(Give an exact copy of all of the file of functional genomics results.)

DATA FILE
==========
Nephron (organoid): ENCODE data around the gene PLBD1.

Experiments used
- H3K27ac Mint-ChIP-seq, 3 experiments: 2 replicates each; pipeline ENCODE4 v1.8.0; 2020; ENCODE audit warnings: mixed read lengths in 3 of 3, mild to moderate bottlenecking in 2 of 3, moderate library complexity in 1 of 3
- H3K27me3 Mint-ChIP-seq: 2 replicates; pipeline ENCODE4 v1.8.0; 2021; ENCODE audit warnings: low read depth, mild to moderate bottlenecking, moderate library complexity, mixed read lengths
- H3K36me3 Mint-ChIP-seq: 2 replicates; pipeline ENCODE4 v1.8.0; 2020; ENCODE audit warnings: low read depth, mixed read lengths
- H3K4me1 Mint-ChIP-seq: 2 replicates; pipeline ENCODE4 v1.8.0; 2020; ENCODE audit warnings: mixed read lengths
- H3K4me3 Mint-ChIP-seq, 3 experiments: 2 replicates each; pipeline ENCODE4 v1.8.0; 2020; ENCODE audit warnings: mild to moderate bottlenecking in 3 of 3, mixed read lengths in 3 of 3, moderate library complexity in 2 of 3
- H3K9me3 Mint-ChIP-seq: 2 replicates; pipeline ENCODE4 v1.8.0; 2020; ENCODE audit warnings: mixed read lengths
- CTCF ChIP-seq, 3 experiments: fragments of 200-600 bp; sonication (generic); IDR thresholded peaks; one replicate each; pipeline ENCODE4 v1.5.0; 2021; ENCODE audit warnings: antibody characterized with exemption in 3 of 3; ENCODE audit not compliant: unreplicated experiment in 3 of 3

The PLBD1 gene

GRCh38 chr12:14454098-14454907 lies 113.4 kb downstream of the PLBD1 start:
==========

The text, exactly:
Nephron (organoid): ENCODE data around the gene PLBD1.

Experiments used
- H3K27ac Mint-ChIP-seq, 3 experiments: 2 replicates each; pipeline ENCODE4 v1.8.0; 2020; ENCODE audit warnings: mixed read lengths in 3 of 3, mild to moderate bottlenecking in 2 of 3, moderate library complexity in 1 of 3
- H3K27me3 Mint-ChIP-seq: 2 replicates; pipeline ENCODE4 v1.8.0; 2021; ENCODE audit warnings: low read depth, mild to moderate bottlenecking, moderate library complexity, mixed read lengths
- H3K36me3 Mint-ChIP-seq: 2 replicates; pipeline ENCODE4 v1.8.0; 2020; ENCODE audit warnings: low read depth, mixed read lengths
- H3K4me1 Mint-ChIP-seq: 2 replicates; pipeline ENCODE4 v1.8.0; 2020; ENCODE audit warnings: mixed read lengths
- H3K4me3 Mint-ChIP-seq, 3 experiments: 2 replicates each; pipeline ENCODE4 v1.8.0; 2020; ENCODE audit warnings: mild to moderate bottlenecking in 3 of 3, mixed read lengths in 3 of 3, moderate library complexity in 2 of 3
- H3K9me3 Mint-ChIP-seq: 2 replicates; pipeline ENCODE4 v1.8.0; 2020; ENCODE audit warnings: mixed read lengths
- CTCF ChIP-seq, 3 experiments: fragments of 200-600 bp; sonication (generic); IDR thresholded peaks; one replicate each; pipeline ENCODE4 v1.5.0; 2021; ENCODE audit warnings: antibody characterized with exemption in 3 of 3; ENCODE audit not compliant: unreplicated experiment in 3 of 3

The PLBD1 gene

GRCh38 chr12:14454098-14454907 lies 113.4 kb downstream of the PLBD1 start: